Sunday, December 2, 2012

Review: A Notorious Countess Confesses by Julie Anne Long

When she first sees him, she thinks he is one of the most devilishly handsome men she's ever seen -- imagine her surprise when she finds out he's their vicar. When he first sees her, she's fallen asleep during his sermon.

Even though he's related to the Everseas, Adam Sylvaine's livelihood depends on the patronage of the people of Pennyroyal Green for his livelihood. He's the moral compass of Pennyroyal Green and in charge of safeguarding his flock's souls.

Evie Duggan has danced on stage, was someone's mistress and married a man who won her in a game of cards.

Evie sees Pennyroyal Green as a refuge -- All her life, she's done what she had to do to survive and to take care of her younger siblings -- but, now, finally -- she has a chance to change the course of her life, but a past as long (and as infamous) as Evie's is difficult to escape and it shadows her in Pennyroyal Green. Determined to make friends, she enlists the help of the parish vicar, whose job it is to tend to all of his flock (which now includes her).

Adam is initially reluctant but, the more he gets to know Evie, the more he appreciates the wonderfully warm and caring person that hides behind her reputation.

Could love exist in two people with such disparate backgrounds? Everyone around them says it cannot. It should not. It must not.

But does the heart ever listen?

Ah, Julie Anne Long, how is it that you've managed to leave me crying on congested during my children's nap time?

When I read the summary for this book, Evie reminded me of Cynthia Brightly and I pointed this out to a fellow Julie Anne Long fan (and my book buddy) who wisely showed me the difference: Cynthia was mercenary and had commercialistic intentions when she went to Pennyroyal Green (she was husband hunting).

Eve really just wanted to find peace and quiet -- a place where she could be herself.

I wonder if the author had intended for our hero and heroine to be Adam and Eve? And, throughout this story, we see threads of the original story: the temptation -- the fall, the banishment from paradise, etc. As with the original story, our hero and heroine also experience the soaring, headiness of love and the agony of falling as reality sinks in -- but also the very indomitable quality of love.

The juxtaposition between Adam and Eve and Olivia and Lyon's relationships also shows a poignant and painful aspect of the kind of love that can happen between two people -- but whose love is more tragic and more impossible? That between the fallen woman and the vicar? Or that of children of two rival families?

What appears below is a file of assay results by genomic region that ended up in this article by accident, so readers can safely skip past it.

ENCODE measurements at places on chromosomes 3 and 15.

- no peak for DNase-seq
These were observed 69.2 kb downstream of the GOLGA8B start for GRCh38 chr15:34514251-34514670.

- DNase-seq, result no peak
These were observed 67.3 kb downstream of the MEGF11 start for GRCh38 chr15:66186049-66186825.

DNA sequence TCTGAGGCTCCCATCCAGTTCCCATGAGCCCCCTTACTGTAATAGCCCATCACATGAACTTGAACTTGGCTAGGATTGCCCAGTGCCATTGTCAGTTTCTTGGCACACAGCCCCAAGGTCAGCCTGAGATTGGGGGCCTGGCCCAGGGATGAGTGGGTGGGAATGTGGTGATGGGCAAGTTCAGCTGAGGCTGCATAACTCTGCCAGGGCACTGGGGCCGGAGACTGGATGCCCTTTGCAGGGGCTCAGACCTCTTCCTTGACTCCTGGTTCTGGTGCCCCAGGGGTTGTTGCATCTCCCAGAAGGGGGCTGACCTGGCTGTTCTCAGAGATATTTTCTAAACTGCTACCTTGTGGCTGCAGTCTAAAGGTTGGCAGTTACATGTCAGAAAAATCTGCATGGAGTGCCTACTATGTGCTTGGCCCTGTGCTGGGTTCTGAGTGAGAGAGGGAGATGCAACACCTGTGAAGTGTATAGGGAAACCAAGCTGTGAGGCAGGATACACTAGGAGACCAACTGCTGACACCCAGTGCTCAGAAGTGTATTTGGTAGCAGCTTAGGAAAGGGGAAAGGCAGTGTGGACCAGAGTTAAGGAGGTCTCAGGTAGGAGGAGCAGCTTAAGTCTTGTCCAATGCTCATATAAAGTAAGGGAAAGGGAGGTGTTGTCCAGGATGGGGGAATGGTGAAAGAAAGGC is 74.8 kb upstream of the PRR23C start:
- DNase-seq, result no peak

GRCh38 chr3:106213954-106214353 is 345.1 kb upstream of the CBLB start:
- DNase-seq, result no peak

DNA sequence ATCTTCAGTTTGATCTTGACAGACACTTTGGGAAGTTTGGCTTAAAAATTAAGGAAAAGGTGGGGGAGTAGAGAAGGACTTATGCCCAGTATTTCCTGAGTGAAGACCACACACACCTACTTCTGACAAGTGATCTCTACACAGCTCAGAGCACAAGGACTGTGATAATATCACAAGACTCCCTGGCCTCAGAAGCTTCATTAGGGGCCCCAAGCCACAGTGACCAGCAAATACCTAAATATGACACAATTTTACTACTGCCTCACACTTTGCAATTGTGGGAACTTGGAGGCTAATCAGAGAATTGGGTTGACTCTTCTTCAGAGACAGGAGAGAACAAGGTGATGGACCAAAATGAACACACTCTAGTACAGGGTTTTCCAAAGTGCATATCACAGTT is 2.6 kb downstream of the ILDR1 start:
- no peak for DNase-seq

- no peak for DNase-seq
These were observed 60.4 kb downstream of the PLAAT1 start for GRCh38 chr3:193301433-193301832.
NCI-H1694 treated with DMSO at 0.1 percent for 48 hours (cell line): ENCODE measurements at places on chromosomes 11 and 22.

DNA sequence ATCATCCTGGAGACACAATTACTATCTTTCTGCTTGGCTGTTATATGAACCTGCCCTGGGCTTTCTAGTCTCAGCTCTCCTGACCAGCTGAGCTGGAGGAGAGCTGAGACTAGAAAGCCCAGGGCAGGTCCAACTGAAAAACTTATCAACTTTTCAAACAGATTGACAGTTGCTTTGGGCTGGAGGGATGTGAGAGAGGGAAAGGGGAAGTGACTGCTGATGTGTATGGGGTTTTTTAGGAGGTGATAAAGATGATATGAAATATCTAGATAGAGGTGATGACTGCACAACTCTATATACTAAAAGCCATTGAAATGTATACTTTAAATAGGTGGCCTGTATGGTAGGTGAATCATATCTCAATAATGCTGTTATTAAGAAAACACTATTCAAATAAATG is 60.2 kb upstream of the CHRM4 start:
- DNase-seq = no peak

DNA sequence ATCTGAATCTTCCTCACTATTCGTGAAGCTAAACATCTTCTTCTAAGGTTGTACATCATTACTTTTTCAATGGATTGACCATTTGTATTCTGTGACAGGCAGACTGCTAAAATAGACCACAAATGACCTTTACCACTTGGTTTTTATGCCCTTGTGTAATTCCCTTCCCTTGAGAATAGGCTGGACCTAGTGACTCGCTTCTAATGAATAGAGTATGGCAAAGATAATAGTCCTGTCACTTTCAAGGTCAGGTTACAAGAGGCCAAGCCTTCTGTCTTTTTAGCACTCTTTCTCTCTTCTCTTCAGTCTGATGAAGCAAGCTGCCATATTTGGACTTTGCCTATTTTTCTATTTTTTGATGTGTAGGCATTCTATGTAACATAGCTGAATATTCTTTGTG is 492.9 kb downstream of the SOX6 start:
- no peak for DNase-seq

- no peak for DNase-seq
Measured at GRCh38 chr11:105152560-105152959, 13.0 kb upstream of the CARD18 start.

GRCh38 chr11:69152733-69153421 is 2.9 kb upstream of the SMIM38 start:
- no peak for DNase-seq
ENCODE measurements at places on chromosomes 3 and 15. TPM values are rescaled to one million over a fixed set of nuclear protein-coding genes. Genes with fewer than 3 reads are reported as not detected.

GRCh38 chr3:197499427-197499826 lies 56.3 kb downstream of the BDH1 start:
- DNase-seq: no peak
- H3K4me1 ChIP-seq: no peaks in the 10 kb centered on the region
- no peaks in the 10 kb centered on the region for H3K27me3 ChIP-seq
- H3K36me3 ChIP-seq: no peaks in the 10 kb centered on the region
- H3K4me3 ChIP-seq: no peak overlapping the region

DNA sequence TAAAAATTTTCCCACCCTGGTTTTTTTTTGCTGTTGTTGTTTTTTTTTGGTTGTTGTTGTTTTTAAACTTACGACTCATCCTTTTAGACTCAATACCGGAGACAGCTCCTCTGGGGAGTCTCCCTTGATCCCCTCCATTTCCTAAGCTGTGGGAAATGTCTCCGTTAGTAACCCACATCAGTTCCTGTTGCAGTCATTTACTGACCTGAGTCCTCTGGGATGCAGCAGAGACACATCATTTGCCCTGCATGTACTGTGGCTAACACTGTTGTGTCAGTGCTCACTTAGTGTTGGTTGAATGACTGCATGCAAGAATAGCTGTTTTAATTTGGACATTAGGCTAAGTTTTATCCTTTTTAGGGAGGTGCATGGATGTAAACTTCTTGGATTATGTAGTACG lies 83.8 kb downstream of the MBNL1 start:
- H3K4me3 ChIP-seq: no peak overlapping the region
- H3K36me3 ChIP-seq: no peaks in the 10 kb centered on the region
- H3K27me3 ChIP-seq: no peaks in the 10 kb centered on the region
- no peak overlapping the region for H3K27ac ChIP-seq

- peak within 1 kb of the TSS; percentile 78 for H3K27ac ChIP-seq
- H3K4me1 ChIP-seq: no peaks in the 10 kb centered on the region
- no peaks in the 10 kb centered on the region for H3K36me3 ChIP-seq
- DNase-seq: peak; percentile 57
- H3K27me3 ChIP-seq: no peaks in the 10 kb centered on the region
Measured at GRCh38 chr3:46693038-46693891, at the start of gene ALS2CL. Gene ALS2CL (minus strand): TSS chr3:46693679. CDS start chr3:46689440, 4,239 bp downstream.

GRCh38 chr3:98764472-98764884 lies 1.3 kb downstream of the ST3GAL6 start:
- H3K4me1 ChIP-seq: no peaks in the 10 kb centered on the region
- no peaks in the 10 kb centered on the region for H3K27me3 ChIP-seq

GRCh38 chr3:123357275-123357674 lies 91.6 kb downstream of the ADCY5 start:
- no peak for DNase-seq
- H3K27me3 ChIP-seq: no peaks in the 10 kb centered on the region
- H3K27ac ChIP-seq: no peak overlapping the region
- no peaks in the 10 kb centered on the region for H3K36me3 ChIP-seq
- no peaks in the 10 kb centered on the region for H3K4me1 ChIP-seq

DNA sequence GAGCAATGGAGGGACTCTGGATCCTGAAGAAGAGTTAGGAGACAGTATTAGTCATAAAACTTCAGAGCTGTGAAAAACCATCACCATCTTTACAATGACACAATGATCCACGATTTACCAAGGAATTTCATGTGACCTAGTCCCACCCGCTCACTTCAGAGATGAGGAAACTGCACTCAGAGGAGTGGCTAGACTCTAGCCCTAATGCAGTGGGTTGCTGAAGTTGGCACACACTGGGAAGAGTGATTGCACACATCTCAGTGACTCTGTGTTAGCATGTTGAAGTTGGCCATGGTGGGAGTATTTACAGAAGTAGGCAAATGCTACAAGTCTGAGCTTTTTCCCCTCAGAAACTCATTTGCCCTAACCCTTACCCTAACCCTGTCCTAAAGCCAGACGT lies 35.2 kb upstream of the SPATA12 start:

(As a side note: putting the spotlight on Olivia is making the anticipation of hers and Lyon's story so, so unbearable! >_<)

The whole book was entrancing from beginning to end -- the characters of Pennyroyal Green have endeared themselves and have marked themselves indelibly in my mind. After seven books, Julie Anne Long has shown how clearly she understands her characters and how she has given each one a unique voice.

I'm ending this review with my favorite quote from Mark Twain's retelling of Adam and Eve's story:

Wheresoever she was, THERE was Eden.
- Adam, The Diaries of Adam and Eve by Mark Twain

A Notorious Countess Confesses is the seventh installment in Julie Anne Long's amazing, amazing, amazing Pennyroyal Green series. Book 8, Jonathan Redmond's story, It Happened One Midnight, will be released in June 2013.

To find out more about Julie Anne Long and her books, visit her website. She's also on Facebook.


  1. Good review! I LOVED this one. I've only read Genevieve's story, but I'm going to go through the whole Pennyroyal Green series (hopefully before Olivia's story). :)

  2. Hi, Jena!

    Thanks for dropping by!

    Genevieve's story was what got me interested in the Pennyroyal Green series (but I read How the Marquess first) --

    Enjoy the rest of the series!

    Have a great day!

  3. I've only read 2 books from the series and loved them both! I only wish the Kindle prices would come down. If they did, I'd snatch them all up because I really enjoyed them.
    I liked your comparison to Adam and Eve. Makes me curious to read.
    Cheers, Michelle

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